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Ok I'll get into it briefly, above all remember that people's idea of comfort and what they need to survive and be happy is different for everybody. Some people can live very happy on very little, some people are miserable even with what most consider a lot.
>Buying a BoatThe cheaper your boat is, the more time you're going to invest in fixing it and making it seaworthy. You can get boats for free that may take a few thousand dollars to repair, but afterwards you have a fixed up boat worth $10,000 that you spent less than half of that on. Here's a list of cheap options, in order of least to most: YMMV
go to a few marinas and tell them you'd be happy to take an abandoned boat off their hands and fix it up while renting a slip there.
-Derelict or semi-abandoned:
Ask around and find somebody who has a boat where they're paying for a slip but never using it. They might be willing to let it go for next to nothing just to stop paying rent on it.
(what I did) shop around on craigslist and walk around marinas and find one in your price range, with features that you are happy with. This option frees you up a bit to decide what you'll be able to actually afford to fix on your own after acquiring the vessel.
MY COST: $1800
>Parking your BoatWhere are you going to keep it?
-Marinas: (Where I'm at Now)
Some marinas have minimum boat lengths to allow liveaboards, some don't allow liveaboards at all. Most require insurance. What I've found here in Texas at least, is that the cheaper the marina, the further out in the empty farmlands and fishing towns you are. Make sure the location suits your needs while fixing the boat up and learning to sail.
This isn't an option if your boat needs lots of repairs. Also it's a bad option IMO if you (like me) are just learning to sail. Really I'd say the only reason to do this option is when you are actually travelling.
I've seen advertisements for rich people who have big houses and a private dock on the water. They're never there because it's a vacation home, and figure they can make some extra money to pay the bills and have a set of eyes on their land by renting the dock out to a boat person.
MY COST: Currently $370/month but it's a super fancy gated marina with a yacht club, pool, restaurant, and all that rich people stuff. I stayed at one for a while that was $150/mo and did an overnight at another that was $200/mo.
I didn't do a ton of research, but Boat US is what I got and seems to be the best. Less than $300 for the full coverage this year that I already paid off and a $150 one time yearly fee for towing insurance.
MY COST: $450
>Living expenses and lifestyleThis one is where your personal comfort will come into play. I buy vegetables and grains, and then catch crabs and fish on my boat. It's healthy and cheap, and I love it. I installed solar panels for electricity, and right now water is free at the marina but several gallons for drinking every week when travelling won't significantly alter my grocery budget. For entertainment I sail, or kayak, or fish, or go to the beach. All of which are free! And I make hard cider on the boat for my alcohol needs.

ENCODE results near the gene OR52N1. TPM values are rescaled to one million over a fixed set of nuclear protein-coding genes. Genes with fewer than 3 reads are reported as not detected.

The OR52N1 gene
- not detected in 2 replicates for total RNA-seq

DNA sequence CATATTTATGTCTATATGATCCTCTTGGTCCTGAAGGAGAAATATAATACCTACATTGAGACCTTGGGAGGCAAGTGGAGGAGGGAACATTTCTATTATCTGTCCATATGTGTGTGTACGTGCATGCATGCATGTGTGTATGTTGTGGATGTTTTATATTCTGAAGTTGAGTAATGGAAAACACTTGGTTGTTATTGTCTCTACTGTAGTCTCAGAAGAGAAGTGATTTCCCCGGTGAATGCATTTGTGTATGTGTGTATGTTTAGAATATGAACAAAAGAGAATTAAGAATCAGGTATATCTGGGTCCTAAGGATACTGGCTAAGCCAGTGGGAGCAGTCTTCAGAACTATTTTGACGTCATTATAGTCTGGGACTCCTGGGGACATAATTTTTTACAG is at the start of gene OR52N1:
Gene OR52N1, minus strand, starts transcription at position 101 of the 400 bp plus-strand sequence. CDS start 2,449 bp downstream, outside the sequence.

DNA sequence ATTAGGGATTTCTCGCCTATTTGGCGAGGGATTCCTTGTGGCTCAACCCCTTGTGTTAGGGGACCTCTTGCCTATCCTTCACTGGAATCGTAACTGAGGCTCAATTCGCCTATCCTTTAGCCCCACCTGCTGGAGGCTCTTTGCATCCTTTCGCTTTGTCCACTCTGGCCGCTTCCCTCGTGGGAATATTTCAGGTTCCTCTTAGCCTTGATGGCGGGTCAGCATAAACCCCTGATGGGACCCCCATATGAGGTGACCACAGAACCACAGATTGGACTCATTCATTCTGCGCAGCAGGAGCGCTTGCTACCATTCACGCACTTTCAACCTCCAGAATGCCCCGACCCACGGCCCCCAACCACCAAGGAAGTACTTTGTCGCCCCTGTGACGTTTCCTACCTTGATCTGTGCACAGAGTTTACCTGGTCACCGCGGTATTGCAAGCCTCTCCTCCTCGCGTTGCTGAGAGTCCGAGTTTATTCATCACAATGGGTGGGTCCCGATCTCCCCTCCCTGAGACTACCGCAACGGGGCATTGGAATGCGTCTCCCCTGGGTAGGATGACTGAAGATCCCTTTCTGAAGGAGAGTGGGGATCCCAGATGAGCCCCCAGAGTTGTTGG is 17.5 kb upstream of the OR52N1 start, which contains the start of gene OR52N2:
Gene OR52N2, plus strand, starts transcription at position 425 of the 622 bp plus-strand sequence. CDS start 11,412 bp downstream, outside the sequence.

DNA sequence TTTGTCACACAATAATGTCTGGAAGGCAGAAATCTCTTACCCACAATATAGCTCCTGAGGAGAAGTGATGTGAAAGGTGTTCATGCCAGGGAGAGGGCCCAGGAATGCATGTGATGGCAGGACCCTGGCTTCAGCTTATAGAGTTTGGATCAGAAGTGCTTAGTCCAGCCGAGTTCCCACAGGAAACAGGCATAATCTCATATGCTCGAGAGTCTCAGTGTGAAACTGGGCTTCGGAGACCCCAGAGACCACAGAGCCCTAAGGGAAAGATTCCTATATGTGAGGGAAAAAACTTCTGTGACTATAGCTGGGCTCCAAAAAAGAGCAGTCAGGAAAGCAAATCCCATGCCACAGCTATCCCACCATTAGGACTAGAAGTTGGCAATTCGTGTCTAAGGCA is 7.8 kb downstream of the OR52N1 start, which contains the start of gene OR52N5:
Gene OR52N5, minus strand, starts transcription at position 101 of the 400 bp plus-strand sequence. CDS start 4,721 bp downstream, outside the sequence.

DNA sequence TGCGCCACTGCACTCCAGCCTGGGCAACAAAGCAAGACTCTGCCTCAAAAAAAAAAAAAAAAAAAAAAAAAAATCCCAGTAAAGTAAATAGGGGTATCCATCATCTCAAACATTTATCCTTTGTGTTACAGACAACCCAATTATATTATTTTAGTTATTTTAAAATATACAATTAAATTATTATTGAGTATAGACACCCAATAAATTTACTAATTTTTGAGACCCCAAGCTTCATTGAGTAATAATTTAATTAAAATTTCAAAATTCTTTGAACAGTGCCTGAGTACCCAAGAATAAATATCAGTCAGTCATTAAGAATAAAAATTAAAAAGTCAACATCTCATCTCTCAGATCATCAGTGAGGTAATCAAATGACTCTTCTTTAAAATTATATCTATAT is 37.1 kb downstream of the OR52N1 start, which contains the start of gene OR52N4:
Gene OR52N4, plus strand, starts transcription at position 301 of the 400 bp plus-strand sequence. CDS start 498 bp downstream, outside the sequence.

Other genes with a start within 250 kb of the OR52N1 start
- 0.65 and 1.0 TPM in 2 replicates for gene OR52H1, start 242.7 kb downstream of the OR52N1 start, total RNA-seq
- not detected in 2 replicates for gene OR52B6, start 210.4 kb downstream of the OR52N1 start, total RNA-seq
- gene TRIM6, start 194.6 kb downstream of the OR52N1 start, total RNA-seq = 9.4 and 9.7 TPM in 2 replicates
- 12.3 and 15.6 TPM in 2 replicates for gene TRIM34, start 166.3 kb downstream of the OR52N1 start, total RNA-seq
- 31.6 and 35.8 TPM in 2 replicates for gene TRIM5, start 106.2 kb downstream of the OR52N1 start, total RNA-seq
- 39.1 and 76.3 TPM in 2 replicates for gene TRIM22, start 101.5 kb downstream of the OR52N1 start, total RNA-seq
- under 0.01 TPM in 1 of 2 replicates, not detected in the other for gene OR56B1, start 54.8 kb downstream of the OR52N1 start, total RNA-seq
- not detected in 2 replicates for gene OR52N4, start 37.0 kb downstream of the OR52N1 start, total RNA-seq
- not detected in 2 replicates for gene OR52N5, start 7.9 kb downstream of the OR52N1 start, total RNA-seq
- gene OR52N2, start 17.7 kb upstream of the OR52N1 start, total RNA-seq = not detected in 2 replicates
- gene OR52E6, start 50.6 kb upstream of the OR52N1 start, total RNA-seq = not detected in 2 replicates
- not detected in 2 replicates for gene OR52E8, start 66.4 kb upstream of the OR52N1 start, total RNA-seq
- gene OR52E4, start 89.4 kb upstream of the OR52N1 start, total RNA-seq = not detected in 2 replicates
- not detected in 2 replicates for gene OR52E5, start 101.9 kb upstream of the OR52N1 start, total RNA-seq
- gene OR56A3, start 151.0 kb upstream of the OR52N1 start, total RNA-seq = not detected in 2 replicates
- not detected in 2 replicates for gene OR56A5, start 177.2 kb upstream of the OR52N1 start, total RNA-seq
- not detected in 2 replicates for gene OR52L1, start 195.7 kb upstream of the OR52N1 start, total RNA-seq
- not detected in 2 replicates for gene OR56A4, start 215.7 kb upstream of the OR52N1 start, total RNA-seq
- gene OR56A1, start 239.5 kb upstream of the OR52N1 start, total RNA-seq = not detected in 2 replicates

-Groceries: $50 a month
-Stove Fuel: $15 a month
-Entertainment: $0 a month
-Gasoline: $5 a month
Then as far as repairs go, I bought a boat that I knew I could fix things on. It's got a simple outboard 4 stroke, and everything else involves simple sewing, drilling, electricity, and maintenance/cleaning. Nothing crazy expensive really. Including the Solar Panels I probably put less than $800 into repairs and the boat is great now.
All the old retired people on the cruisers forums and stuff bitch about cost because they can't stand to go without a marine grade refrigerator, air conditioner, automatic bilge pump, wall mounted television, full bathroom with a shower, and so on. You don't need any of that shit out here, so if you go without it you never spend money repairing it. In addition to that, I find a lot of the people who complain about how expensive owning a sailboat is are the kind of people who hire expensive professionals to do everything for them. It's not hard to get down in the water and clean your boat off, but the guys who come out with scuba gear and do it charge $70/an hour and take at least 2 hours.
Let's average an anticipated repair cost at about $100 a month, I think that's being generous considering I can go without most stuff if needed as long as the boat still floats.
Adding it up you can see I spend under $500 a month. The marina fee is 74% of that cost, so out on the journey I imagine bringing my cost down to $200/mo will be no problem. Just working hard every day to save extra money and learning to sail better for now, when I feel the time is right I'll be on that journey, on that budget, and we'll see if I was right!
If you are serious and wanted to do something similar, I'd say have around $5000 in savings and a confident way to generate at least $300 a month and you'll be fine, provided you aren't afraid to rough it a little and learn about yourself. It's an exciting challenge man.